Head out on the Bryon Reece trail for just under a mile until you reach Flatrock Gap. You’ll find a three-way intersection of trails — Byron Reece (on which you came), Appalachian Trail (which extends in two directions, to the right and left), and the Freeman Trail.

This is the real start of your loop. You can choose between heading out on the Freeman Trail first, which means you’ll summit Blood Mountain much later in the hike and descend quickly. You can also head right on the Appalachian Trail and ascend the mountain quick, then take your time looping back to this point via the AT and the Freeman Trail.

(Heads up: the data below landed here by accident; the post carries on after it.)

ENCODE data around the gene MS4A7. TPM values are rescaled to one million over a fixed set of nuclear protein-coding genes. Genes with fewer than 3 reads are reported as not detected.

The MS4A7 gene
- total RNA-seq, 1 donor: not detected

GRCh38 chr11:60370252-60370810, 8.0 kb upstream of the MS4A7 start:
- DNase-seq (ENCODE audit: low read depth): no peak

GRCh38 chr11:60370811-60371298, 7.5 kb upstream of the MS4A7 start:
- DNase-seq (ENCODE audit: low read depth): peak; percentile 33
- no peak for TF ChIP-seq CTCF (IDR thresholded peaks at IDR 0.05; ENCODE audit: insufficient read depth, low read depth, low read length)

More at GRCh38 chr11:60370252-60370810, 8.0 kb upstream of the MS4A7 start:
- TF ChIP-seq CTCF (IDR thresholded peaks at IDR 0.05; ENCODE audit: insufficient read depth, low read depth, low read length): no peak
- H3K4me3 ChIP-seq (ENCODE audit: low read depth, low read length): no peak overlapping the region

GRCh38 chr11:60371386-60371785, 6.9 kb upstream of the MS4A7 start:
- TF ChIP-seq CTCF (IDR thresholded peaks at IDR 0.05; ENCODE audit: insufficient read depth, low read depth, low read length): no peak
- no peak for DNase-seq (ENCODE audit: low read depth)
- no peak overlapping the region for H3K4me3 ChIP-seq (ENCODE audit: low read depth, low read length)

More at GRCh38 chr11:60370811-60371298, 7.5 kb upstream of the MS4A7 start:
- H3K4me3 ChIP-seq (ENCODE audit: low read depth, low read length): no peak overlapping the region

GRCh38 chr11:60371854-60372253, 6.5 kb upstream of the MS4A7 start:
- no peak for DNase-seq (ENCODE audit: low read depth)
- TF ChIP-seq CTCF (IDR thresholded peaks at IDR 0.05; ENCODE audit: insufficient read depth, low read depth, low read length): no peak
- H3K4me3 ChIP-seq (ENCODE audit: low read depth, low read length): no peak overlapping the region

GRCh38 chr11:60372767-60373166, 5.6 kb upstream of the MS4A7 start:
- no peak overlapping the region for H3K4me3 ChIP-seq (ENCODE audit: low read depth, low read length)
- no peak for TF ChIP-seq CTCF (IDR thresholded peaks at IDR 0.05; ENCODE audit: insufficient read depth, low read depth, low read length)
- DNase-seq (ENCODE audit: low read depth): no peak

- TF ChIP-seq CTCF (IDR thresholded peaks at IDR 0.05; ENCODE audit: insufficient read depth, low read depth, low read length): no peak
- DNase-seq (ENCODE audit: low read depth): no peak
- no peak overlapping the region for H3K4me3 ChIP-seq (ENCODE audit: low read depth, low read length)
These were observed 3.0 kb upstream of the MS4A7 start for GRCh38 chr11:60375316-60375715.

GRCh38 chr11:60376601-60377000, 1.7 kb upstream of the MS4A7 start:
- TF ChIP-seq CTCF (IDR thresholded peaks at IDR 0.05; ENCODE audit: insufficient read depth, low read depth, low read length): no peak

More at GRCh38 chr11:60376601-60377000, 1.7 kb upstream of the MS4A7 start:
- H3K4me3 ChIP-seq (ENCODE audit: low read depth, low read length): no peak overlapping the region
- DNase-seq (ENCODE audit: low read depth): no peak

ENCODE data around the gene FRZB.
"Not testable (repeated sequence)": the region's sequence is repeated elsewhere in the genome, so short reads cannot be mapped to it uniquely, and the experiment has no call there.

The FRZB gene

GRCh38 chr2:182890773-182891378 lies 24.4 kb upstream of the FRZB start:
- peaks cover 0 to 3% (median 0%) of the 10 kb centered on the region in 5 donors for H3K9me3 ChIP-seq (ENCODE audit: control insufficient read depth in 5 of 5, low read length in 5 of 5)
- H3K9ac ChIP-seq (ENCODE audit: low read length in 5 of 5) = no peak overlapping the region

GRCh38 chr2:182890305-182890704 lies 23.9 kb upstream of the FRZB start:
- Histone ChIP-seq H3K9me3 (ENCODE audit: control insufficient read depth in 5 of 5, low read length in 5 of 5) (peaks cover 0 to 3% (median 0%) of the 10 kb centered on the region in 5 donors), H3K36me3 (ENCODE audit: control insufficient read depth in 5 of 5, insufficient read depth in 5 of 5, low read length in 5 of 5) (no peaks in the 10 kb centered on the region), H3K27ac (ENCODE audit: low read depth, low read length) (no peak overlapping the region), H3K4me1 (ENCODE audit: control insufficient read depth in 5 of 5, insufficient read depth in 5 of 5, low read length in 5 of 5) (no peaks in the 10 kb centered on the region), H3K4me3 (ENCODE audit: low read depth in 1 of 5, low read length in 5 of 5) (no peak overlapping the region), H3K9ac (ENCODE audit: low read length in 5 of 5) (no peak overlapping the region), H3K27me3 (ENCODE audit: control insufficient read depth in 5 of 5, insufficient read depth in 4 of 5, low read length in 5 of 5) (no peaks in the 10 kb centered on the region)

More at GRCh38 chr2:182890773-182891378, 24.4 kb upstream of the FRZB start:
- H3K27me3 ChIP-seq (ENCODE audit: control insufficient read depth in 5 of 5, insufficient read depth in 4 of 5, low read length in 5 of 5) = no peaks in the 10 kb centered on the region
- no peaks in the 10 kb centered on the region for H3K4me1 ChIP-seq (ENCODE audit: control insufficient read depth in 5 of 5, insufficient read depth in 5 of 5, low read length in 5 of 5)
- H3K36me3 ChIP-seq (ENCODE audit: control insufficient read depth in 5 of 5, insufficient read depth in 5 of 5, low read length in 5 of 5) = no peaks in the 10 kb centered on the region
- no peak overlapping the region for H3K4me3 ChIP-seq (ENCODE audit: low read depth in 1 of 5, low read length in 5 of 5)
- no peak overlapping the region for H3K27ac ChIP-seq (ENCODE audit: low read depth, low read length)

blood mountain loop appalachian trail freeman trail

For the sake of diversity (many sites have covered this hike), we’ll recommend you start on the Freeman Trail and go the less traveled route. The Freeman Trail has a blue blaze trail marker, and you’ll hike on it for a little less than 2 miles. Due to the AT’s popularity and close proximity, the Freeman Trail will have far fewer people. It’s a gorgeous, slow uphill part of the hike under the cover of trees. The ground is rocky and you’ll see many large boulders and wildflowers in the spring.

You’ll hit Bird Gap and the Appalachian Trail, turn right, and continue your ascent to the summit of Blood Mountain. You’ll hit a few switchbacks as the elevation begins to rise, pass Slaughter Gap (and Slaughter Creek Trailhead), and continue to even more switchbacks. These will be particularly steep, and in breathless minutes you’ll find yourself at the top of Blood Mountain.